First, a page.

toughest interviews

25 toughest companies for job interviewees

August 15, 2012: 12:19 PM ET

If you're applying for a job at any of these outfits, bring your "A" game. Sounds daunting but, say most candidates and employees in a new survey, tough is good.

FORTUNE -- Brain-teaser questions, timed written tests that rival the GMAT, successive rounds of rapid-fire interview sessions with intensely focused hiring managers -- are you ready for all these, plus the occasional odd moment of catch-you-off-your-guard eccentricity?

Career site Glassdoor.com sifted through more than 80,000 job hunters' interview ratings and reviews over the past 12 months to come up with this list of the 25 companies where getting hired is hardest. The number at the right is each company's difficulty rating on a 5-point scale where 1 is "very easy" and 5 is "extremely difficult."

1. McKinsey & Co. - 3.9
2. BCG (Boston Consulting Group) - 3.8
3. Oliver Wyman - 3.7
4. A.T. Kearney - 3.7
5. ZS Associates - 3.7
6. Thoughtworks - 3.6
7. Bain & Co. - 3.6
8. Royal Dutch Shell (RDSA) - 3.6
9. Google (GOOG) - 3.5
10. Unisys - 3.5
11. Rackspace Hosting - 3.4
12. Cypress Semiconductor - 3.4
13. Susquehanna International Group - 3.4
14. BazaarVoice - 3.4
15. P&G (PG) - 3.4
16. Teach for America - 3.4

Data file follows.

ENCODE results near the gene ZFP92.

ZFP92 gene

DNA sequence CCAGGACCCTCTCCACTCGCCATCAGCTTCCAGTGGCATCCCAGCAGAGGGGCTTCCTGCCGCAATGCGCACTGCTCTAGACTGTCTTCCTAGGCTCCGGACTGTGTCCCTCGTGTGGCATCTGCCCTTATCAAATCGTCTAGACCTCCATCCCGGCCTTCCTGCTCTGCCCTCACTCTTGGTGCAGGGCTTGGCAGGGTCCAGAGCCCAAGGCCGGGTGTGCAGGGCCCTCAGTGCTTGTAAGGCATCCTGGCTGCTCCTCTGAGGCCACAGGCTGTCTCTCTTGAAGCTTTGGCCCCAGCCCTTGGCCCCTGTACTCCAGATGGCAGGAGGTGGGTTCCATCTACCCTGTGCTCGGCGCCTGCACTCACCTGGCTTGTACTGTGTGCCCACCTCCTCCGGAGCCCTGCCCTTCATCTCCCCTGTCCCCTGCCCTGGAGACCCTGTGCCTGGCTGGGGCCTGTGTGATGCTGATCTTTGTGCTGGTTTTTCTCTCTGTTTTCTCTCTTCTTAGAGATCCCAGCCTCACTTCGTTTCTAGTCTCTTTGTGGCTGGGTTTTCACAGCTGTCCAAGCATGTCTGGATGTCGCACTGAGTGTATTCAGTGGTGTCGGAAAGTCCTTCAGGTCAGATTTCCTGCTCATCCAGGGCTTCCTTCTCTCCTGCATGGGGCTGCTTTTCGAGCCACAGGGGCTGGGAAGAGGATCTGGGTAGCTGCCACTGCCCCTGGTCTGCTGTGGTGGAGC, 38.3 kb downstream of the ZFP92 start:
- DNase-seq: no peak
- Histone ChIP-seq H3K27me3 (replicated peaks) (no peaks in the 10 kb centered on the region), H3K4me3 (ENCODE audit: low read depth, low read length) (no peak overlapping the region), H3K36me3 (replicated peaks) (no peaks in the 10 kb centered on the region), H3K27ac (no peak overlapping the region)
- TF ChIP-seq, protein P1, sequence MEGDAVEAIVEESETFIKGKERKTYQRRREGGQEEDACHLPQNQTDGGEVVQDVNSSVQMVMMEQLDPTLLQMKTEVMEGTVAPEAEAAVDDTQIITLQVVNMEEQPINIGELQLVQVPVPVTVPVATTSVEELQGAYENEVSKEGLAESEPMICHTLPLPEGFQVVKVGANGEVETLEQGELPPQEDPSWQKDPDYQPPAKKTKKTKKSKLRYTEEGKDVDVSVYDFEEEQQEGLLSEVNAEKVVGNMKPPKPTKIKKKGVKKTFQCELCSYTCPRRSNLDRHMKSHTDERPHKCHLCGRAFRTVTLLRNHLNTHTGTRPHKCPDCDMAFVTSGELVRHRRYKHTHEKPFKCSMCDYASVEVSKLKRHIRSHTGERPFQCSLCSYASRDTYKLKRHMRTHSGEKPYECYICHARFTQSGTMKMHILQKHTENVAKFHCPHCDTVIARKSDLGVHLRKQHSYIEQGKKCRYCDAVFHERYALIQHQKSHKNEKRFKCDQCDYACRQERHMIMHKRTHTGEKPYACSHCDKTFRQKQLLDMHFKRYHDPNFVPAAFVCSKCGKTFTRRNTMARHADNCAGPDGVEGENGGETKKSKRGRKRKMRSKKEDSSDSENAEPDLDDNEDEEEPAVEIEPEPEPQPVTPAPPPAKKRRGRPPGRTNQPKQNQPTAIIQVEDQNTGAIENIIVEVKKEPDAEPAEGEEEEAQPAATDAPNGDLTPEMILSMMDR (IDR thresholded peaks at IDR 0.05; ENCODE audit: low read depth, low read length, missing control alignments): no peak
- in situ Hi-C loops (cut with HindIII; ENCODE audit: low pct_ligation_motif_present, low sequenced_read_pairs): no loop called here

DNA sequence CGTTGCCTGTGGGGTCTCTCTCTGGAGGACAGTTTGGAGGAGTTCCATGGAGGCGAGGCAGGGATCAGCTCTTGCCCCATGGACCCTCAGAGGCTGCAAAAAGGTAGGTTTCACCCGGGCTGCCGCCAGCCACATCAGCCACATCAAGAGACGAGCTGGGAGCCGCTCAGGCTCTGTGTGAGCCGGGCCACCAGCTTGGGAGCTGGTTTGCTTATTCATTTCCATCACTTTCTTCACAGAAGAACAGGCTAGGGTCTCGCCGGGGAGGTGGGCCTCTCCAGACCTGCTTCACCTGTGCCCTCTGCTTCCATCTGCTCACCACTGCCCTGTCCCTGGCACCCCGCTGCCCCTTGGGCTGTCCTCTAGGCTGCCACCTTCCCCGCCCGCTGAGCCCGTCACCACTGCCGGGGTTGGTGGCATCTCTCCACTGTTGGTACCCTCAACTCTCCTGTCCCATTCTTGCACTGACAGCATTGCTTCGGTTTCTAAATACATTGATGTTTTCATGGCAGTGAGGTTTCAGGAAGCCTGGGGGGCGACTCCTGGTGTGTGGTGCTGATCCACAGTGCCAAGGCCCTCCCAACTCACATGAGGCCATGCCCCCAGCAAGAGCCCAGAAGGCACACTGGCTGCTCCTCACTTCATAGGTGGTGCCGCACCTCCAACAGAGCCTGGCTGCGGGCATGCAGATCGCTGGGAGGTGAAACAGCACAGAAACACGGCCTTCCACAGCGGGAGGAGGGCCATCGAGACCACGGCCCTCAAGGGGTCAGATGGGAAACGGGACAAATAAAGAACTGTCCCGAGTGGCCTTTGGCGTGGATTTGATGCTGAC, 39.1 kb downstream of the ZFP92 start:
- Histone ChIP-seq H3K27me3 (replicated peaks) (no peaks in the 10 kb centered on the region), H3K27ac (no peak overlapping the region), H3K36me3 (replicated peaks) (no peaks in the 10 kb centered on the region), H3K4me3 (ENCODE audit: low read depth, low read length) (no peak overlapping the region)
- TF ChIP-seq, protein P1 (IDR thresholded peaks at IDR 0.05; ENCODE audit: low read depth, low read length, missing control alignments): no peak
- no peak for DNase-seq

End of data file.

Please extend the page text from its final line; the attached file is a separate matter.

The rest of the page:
17. L.E.K. Consulting - 3.4
18. Juniper Networks (JNPR) - 3.4
19. Sapient (SAPE) - 3.4
20. Stryker (SYK) - 3.3
21. General Mills (GIS) - 3.3
22. Progressive (PGR) - 3.3
23. Headstrong - 3.3
24. Facebook - 3.3
25. Amazon (AMZN) - 3.3

It's no surprise that so many of the most challenging job interviews take place at consulting firms. After all, these companies' only product is brainpower. So their interviewers are partial to posing knotty questions like "How many people would use a drug that prevents baldness?" (BCG) or "What is the profit potential of offering wireless Internet service on airplanes?" (Oliver Wyman). At McKinsey, candidates must also take a written quiz loaded with charts and figures that has to be "analyzed swiftly with an acute sense of numbers," one aspiring consultant told Glassdoor. More

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